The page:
Chinese space station

Article

July 5, 2022

The China Space Station (CSS) is a planned orbital station that will be placed on the Earth's UFO. Its mass will be up to 100 tons (with spacecraft), which is about one fourth of the mass of the International Space Station, and it will be the same size as the decommissioned Mir orbital station. After the launch of the two Tiangong-1 and Tiangong-2 ministries and carrying out various tests and research on them, the ISS will be the next step in the development of China's space program. On April 29, 2021, the central module was launched into orbit. 11 more launches will be needed to fully complete the assembly, the total mass of the station will grow to 100 tons.

History

In 1994, Russia sold some of its advanced aerospace technology to the Chinese. In 1995, an agreement was signed between the two countries to transfer the technologies of the Russian Soyuz manned spacecraft to China. The contract included training, provision of descent capsules, life support system for crew members, docking system and spacesuits. In 1996, two Chinese cosmonauts — Wu Jie and Li Qinglong — began training at the Astronaut Training Center named after Yuri Gagarin in Russia. After training, they returned home and trained other Chinese astronauts. Hardware and information sold by the Russians led to the modification of the Shenzhou spacecraft. China began preliminary research on the docking mechanism in the mid-1990s, collaborating with Russia in the early stages of development. In 2009, a system of design, production and testing of the docking mechanism was already created. China's Tiangong space station development program began in 1992 as Project 921-2. Phase 1 of it was the independent launch by China in 2003 of its cosmonaut Yan Liwei. During Phase 2, Tiangong-1 and Tiangong-2 space laboratories were launched (the launch of the third was decided to be canceled). Two crew members stayed on the second for 30 days. These laboratories became prototypes of a large Chinese orbital station.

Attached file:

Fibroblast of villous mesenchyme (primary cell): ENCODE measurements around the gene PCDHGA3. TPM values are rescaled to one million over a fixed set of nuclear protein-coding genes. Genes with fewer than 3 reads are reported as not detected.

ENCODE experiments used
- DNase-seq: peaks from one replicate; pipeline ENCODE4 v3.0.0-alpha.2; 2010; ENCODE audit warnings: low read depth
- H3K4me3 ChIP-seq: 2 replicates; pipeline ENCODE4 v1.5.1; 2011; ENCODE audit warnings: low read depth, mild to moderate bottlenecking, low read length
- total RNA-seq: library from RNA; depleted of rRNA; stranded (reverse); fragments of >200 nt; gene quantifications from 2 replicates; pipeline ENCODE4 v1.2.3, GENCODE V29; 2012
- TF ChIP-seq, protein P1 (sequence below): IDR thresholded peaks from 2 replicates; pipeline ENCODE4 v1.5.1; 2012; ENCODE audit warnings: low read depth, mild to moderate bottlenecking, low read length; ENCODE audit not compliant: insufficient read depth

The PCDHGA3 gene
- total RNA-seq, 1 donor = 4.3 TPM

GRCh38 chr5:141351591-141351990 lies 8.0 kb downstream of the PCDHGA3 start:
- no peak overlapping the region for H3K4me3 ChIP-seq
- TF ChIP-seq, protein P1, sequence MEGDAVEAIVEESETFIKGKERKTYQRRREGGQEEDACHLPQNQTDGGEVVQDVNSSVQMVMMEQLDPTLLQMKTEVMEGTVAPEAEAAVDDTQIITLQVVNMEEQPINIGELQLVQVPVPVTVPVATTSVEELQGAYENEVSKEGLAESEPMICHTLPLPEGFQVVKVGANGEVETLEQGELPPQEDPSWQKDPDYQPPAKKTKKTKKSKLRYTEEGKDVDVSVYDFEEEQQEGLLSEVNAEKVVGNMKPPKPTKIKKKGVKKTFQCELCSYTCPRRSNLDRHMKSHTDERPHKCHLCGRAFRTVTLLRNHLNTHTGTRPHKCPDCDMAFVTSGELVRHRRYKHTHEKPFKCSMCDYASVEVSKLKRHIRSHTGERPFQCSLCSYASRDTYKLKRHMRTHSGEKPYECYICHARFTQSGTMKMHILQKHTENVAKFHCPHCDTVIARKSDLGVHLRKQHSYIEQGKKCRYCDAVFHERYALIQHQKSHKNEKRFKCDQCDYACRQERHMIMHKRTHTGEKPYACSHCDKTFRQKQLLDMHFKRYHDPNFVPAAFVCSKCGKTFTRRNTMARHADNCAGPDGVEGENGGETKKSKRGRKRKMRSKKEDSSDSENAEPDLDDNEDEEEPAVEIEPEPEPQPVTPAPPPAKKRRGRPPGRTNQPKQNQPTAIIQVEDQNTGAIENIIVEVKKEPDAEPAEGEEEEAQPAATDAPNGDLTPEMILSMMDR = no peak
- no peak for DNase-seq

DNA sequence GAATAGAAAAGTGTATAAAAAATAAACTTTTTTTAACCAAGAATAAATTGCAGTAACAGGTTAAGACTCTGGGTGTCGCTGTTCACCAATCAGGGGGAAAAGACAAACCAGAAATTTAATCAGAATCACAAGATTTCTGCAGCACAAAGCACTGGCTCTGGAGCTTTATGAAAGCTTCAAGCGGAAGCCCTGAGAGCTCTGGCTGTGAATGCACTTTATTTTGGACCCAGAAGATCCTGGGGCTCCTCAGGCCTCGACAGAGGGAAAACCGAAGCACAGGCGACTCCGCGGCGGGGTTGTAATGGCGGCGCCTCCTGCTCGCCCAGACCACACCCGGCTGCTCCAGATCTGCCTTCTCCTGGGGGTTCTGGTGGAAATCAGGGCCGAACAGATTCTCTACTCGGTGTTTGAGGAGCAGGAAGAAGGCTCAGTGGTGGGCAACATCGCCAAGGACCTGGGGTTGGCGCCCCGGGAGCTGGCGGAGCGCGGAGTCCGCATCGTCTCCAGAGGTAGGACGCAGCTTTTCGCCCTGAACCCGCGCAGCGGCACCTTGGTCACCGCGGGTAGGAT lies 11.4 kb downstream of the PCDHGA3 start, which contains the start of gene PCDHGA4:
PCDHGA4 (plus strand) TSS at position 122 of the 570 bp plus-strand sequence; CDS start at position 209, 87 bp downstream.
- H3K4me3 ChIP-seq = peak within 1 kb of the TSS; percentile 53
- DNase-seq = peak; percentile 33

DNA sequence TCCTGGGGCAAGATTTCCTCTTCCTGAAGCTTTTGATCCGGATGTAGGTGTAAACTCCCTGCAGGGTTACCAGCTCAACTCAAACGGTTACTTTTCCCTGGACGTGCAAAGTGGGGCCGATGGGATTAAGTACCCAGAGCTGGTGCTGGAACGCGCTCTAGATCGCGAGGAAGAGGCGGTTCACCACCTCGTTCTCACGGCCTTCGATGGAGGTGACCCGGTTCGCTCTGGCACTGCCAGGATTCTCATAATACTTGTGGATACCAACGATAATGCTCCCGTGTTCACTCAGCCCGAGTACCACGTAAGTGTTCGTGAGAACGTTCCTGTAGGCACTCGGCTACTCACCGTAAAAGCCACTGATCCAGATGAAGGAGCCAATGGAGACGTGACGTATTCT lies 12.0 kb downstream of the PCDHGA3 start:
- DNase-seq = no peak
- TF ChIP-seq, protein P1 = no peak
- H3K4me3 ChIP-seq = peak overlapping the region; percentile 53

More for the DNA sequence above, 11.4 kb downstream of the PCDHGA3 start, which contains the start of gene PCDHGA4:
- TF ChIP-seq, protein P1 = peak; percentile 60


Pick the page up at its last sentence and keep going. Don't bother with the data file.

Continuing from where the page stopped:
Construction

The launch of the Tianhe Central Module (Chinese: 天和, Ukrainian: Heavenly Harmony) took place on April 30, 2021, using the Velikiy Pohid-5B rocket. It will provide life support for three crew members and control